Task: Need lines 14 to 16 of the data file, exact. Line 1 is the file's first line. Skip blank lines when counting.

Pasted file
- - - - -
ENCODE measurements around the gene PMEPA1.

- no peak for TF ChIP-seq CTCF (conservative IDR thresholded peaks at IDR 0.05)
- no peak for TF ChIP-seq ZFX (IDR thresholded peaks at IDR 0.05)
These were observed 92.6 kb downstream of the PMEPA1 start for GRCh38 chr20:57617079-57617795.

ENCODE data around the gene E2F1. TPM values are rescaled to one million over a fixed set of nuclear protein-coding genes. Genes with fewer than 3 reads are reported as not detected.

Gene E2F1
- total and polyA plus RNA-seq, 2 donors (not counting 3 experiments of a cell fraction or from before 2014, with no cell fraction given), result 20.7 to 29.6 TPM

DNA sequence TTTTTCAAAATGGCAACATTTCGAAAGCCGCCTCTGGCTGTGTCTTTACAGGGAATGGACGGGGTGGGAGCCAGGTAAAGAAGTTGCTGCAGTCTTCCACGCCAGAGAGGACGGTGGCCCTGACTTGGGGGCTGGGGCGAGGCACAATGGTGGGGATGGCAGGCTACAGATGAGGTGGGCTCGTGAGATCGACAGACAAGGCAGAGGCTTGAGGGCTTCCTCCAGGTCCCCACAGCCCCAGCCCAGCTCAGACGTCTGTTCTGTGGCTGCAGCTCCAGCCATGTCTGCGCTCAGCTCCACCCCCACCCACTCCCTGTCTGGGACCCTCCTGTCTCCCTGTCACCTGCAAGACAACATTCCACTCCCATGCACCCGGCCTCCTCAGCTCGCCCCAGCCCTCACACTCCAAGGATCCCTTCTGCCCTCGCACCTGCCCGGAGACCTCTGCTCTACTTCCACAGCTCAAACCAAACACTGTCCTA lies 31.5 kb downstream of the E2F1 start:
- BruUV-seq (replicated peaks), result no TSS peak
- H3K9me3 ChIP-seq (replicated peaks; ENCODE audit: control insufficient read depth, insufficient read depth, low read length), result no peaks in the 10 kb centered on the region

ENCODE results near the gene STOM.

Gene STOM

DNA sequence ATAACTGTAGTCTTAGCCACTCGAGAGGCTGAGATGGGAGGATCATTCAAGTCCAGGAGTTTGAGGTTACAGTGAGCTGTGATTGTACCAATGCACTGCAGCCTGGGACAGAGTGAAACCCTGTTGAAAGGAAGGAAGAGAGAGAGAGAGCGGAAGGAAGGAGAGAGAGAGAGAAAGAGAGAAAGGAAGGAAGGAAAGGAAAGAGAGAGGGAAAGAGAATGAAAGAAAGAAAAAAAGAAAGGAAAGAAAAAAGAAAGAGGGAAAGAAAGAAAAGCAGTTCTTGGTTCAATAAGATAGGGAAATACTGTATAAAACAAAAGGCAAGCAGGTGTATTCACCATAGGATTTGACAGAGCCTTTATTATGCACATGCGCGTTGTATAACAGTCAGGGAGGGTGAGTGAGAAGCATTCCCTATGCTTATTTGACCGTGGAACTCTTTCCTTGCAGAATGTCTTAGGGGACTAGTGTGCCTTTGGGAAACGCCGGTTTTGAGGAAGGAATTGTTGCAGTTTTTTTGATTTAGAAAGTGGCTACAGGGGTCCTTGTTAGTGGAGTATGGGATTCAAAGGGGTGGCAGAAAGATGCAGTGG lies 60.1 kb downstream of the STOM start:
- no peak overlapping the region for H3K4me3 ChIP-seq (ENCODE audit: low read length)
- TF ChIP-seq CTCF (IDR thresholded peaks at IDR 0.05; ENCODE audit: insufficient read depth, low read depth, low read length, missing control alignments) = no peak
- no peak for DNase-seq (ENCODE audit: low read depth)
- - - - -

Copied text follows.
- no peak overlapping the region for H3K4me3 ChIP-seq (ENCODE audit: low read length)
- TF ChIP-seq CTCF (IDR thresholded peaks at IDR 0.05; ENCODE audit: insufficient read depth, low read depth, low read length, missing control alignments) = no peak
- no peak for DNase-seq (ENCODE audit: low read depth)